Las cabras constituyen el mayor grupo de ganado rumiante en Nigeria y desempeñan un papel estratégico en el aporte de proteína animal y en la mejora de la economía de los hogares rurales. Se investigó acerca de la región hipervariable 1 (HVR1) del genoma mitocondrial caprino con el fin de comprender mejor la importancia de la diversidad genética para mejorar la selección en los programas de mejora y conservación animal. Se secuenció y se analizó la región hipervariable 1 del ADN mitocondrial (HVR1) en 291 cabras autóctonas de Nigeria no relacionadas (Enana de África Occidental (EAO), Roja de Sokoto (RS) y Sahel (S)), seleccionadas aleatoriamente a lo largo del país y comparadas con las secuencias HVR1 de 336 cabras indias y con otras 12 secuencias de 5 especies diferentes del género Capra (C. falconeri, C. ibex nubiana, C. aegagrus, C. cylindricornis y C. sibirica). Un total de 139 sitios polimórficos de 291 individuos se concentraron en 204 haplotipos. La variación intra- e interpoblacional fue de 77,25 por ciento y de 22,74 por ciento, respectivamente. Las cabras nigerianas mostraron una elevada diversidad genética (0,87) y unos valores de FST elevados, distintos de los de las cabras indias y de los de las otras especies salvajes. De acuerdo con los haplogrupos, la cabra EAO se desliga de poblaciones concomitantes de RS y S con una historia demográfica diferente. Se identificó una estructura genética clara entre las razas caprinas de Nigeria, con una variación apreciable en la región HVR1 del ADN mitocondrial. Este estudio agrupó las razas caprinas nigerianas en dos grupos principales, sugiriendo así dos orígenes demográficos distintos para las razas septentrionales y meridionales. El alto grado de mezcla genética denota orígenes maternos distintos, a diferencia de lo observado en cabras del Levante y Asia Central, donde se domesticaron originalmente las cabras.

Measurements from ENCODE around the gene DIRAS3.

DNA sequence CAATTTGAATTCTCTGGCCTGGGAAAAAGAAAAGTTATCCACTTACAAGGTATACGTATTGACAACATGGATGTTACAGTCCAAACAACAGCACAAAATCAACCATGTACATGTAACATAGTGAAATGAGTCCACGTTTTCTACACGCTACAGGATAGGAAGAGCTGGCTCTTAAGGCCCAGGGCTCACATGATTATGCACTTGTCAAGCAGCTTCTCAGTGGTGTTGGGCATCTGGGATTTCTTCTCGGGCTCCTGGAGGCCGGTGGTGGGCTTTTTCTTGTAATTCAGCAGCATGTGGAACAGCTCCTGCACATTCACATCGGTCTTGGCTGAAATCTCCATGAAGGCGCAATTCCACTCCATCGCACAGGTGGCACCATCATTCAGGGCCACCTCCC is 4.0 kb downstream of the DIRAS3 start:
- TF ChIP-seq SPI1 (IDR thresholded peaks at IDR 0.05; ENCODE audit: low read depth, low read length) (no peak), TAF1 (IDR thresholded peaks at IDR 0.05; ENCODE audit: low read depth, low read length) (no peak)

Copyright

Corresponding author

Correspondence to: Sunday Peters, Department of Animal Science, Berry College, Mount Berry, GA 30149, USA. email: speters@berry.edu; tel: 706-368-6919; fax: 706-236-223 and Kumarasamy Thangaraj, CSIR-Centre for Cellular and Molecular Biology Uppal Road, Hyderabad 500007, India. email: thangs@ccmb.res.in; tel: +91 040-27192828; fax: +91 040-27160591

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Keywords

Mitochondrial DNA hypervariable region 1 diversity in Nigerian goats

  • Moses Okpeku (a1) (a2), Sunday O. Peters (a3) (a4), Ikhide G. Imumorin (a5), Kyle C. Caires (a3), Varun K. Sharma (a2) (a6), Mathew Wheto (a5) (a7), Rakesh Tamang (a2) (a8), Adeyemi S. Adenaike (a7), Michael O. Ozoje (a7) and Kumarasamy Thangaraj (a2)...
  • Please note a correction has been issued for this article.